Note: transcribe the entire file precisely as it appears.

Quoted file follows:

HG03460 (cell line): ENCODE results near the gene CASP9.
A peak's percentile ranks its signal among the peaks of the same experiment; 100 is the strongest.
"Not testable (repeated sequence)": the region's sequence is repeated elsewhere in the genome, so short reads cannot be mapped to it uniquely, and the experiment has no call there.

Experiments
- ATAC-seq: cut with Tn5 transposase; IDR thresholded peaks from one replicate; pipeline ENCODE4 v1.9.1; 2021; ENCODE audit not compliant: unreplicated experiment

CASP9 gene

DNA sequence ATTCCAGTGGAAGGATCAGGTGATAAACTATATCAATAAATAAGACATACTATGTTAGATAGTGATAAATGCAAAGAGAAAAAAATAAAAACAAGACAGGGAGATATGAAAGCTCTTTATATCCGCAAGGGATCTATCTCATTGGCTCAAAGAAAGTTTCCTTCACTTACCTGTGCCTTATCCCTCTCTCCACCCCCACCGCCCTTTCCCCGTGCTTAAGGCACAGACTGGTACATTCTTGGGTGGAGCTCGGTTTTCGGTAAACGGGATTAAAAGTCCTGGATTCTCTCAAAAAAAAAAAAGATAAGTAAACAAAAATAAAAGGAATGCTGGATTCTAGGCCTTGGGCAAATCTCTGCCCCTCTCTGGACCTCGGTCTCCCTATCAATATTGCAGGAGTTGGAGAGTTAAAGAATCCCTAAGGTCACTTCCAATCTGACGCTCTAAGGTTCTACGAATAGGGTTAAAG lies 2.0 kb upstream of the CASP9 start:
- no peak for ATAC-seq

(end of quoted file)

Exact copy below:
HG03460 (cell line): ENCODE results near the gene CASP9.
A peak's percentile ranks its signal among the peaks of the same experiment; 100 is the strongest.
"Not testable (repeated sequence)": the region's sequence is repeated elsewhere in the genome, so short reads cannot be mapped to it uniquely, and the experiment has no call there.

Experiments
- ATAC-seq: cut with Tn5 transposase; IDR thresholded peaks from one replicate; pipeline ENCODE4 v1.9.1; 2021; ENCODE audit not compliant: unreplicated experiment

CASP9 gene

DNA sequence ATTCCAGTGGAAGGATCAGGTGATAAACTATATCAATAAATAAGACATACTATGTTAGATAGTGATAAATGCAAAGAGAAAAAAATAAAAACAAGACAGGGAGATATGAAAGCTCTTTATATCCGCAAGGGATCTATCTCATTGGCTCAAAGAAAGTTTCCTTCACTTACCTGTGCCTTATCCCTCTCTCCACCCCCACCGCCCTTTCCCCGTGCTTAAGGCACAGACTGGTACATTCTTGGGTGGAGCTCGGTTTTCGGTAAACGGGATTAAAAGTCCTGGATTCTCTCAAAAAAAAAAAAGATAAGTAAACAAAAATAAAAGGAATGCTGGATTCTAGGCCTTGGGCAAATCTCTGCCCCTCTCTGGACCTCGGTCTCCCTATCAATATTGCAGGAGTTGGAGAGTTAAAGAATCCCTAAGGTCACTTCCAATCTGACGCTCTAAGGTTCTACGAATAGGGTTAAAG lies 2.0 kb upstream of the CASP9 start:
- no peak for ATAC-seq